by David Klemt

California’s Restrictive Regional Stay-at-Home Order Rescinded

by David Klemt

Expectation became reality yesterday when Governor Gavin Newsom rescinded California’s highly restrictive regional stay-at-home order.

It had been reported for at least a day prior that Gov. Newsom was expected to do so on January 25.

The order, which choked the life out of restaurants, bars and other businesses, has been in place since the start of December 2020.

As we reported several weeks ago, a group of Orange County operators pushed back against the order shortly after it was imposed. The #OPENSAFE collective released a statement announcing their intention to protest Gov. Newsom’s stay-at-home order by remaining open for in-person dining.

Other states that imposed seemingly arbitrary and illogical orders that crushed restaurants and bars also experienced open defiance from operators. One of the highest-profile protests came from New York City restaurants.

Speaking for the first time in well over a week about California’s efforts to combat Covid-19, Gov. Newsom said, “Everything that should be up is up, everything that should be down is down.”

That’s an interesting claim given California experienced a record number of Covid-19-related deaths on January 21 with 761. During his press conference, the embattled governor claimed he lifted his stay-at-home order due to ICU numbers and not because of the multiple lawsuits filed against him or the current recall campaign.

Rather, Gov. Newsom said that he made his decision based on Covid-19 cases and hospitalizations decreasing while vaccination rates are reportedly trending upward. However, as one source cited, just 26 percent of California’s allotted vaccine doses had been administered as of last week.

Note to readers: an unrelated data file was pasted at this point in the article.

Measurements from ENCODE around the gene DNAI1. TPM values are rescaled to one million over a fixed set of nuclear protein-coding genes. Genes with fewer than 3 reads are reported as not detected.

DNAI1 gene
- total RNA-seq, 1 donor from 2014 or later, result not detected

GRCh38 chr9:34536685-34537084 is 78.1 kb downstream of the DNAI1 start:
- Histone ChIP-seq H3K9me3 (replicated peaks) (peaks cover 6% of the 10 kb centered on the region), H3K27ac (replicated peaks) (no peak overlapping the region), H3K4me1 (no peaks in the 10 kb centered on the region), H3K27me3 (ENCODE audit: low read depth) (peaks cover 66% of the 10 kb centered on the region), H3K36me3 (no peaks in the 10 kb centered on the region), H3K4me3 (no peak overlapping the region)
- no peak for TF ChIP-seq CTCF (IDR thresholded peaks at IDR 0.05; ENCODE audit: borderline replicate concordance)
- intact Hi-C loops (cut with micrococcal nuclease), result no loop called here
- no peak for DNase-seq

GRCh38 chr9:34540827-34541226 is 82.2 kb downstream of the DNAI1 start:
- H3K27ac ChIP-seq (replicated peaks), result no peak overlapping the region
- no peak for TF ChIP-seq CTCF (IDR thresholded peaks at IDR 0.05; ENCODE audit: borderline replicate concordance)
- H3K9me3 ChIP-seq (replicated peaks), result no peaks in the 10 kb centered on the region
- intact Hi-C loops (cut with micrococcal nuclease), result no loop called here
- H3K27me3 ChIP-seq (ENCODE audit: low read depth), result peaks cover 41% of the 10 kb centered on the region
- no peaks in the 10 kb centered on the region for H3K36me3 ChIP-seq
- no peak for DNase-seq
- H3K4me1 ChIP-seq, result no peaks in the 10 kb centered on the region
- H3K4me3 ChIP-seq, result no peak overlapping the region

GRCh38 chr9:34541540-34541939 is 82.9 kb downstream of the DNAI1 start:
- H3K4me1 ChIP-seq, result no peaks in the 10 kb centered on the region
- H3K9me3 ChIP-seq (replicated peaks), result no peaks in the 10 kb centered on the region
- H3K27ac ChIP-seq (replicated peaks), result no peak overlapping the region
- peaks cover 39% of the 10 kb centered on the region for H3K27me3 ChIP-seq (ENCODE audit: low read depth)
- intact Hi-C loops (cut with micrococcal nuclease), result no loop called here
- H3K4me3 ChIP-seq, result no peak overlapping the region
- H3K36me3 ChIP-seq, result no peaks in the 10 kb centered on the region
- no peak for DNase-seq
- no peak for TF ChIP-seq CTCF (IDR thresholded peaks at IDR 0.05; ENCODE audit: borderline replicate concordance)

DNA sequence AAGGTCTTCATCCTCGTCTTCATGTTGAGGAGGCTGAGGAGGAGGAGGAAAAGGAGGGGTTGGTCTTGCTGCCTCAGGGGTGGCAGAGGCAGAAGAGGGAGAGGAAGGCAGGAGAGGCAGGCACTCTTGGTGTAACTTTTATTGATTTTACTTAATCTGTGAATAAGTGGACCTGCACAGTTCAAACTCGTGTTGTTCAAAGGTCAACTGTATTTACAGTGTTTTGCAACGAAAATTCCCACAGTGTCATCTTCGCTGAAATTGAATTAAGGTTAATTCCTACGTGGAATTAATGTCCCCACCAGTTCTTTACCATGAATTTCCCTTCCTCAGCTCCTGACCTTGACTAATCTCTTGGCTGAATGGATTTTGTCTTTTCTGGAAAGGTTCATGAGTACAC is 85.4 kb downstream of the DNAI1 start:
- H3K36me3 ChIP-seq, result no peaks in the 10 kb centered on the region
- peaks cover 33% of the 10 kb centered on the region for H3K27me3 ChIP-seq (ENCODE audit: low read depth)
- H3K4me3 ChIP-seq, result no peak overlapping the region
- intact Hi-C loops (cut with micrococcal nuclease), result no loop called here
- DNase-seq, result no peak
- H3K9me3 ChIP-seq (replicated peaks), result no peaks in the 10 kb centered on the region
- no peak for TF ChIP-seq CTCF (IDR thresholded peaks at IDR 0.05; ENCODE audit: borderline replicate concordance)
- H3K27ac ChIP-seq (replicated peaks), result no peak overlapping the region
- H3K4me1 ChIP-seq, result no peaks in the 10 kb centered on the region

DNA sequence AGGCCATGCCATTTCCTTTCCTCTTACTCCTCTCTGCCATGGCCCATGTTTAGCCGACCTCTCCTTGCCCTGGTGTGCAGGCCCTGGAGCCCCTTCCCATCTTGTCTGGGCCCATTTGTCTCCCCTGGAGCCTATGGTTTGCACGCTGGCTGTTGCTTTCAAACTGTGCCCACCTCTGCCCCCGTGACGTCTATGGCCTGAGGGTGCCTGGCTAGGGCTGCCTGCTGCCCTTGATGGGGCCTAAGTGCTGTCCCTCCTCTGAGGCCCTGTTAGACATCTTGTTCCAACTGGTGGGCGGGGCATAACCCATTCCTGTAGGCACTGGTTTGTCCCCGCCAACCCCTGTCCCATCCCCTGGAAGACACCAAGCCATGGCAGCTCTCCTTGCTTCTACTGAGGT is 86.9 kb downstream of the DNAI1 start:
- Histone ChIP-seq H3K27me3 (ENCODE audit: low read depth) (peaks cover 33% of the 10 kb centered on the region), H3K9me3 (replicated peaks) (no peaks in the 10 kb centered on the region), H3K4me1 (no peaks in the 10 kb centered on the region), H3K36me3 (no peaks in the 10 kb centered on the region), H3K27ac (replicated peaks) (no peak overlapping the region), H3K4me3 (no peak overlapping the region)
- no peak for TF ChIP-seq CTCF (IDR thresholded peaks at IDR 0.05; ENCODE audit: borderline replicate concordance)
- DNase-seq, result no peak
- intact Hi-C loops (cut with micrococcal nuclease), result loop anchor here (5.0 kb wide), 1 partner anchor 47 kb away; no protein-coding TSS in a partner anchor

The rescinding of the regional stay-at-home order doesn’t mean that businesses can reopen and resume operations as usual. Each of the state’s counties will be color-coded according to California’s “Blueprint for a Safer Economy.” Projections will be set aside for actual transmission rate data.

Tier 4 is color-coded yellow and its Covid-19 transmission risk is labeled “Minimal.” Tier 3 is orange and “Moderate,” where as Tier 2 is red and “Substantial.” Tier 1, which is purple, is labeled “Widespread.”

At the moment, most counties in California are purple.

Restaurants located in a Tier 1 county can offer only outdoor in-person dining. Those in Tier 2 can offer indoor dining but only at 25-percent capacity or 100-person maximum capacity (whichever is lower). Tier 3 bumps capacity to 50 percent or 200 people, and Tier 4 dictates a maximum of 50 percent capacity.

As expected, bars (along with breweries distilleries) that don’t serve food receive much harsher treatment than restaurants. Those located in a county designated purple or red must close. Bars in orange counties can open for outdoor service only, and those in yellow counties can offer indoor service at 50-percent maximum capacity. Bars “where [a] meal is provided” follow restaurant guidelines for the four applicable tiers.

Movie theaters, for context concerning how bars are being treated, are subject to the same guidance as restaurants in California’s blueprint. Such venues aren’t exactly known for providing meals.

Before operators who have chosen to work within California’s guidelines throw their doors open, they need to know two things. One, county officials are permitted to impose their own restrictions. If they choose to do so, those restrictions can be stricter than those that come down from state officials.

Two, for those operators in Los Angeles County, confusion remains regarding outdoor dining. Some interpret the rescinding of the state’s prohibition on outdoor dining as a lifting the ban. However, LA County implemented its own ban before the state did so. That county-issued ban expired on December 16 but outdoor dining was banned under the statewide stay-at-home order.

It may seem cut and dry that the expiration of the county order and the lifting of the state’s ban shifts LA County to Tier 1 restrictions. Operators should make sure they’re clear to resume outdoor service before incurring the costs associated with doing so.

How long California will revert back to the state’s Blueprint for a Safer Economy is anyone’s guess. Operators in several states have found themselves caught in a vicious open-close, open-close vortex. At any rate, 25-percent capacity restrictions will still more than likely make it more cost-effective for some operations to remain closed for indoor service.

Image: Paul Hanaoka on Unsplash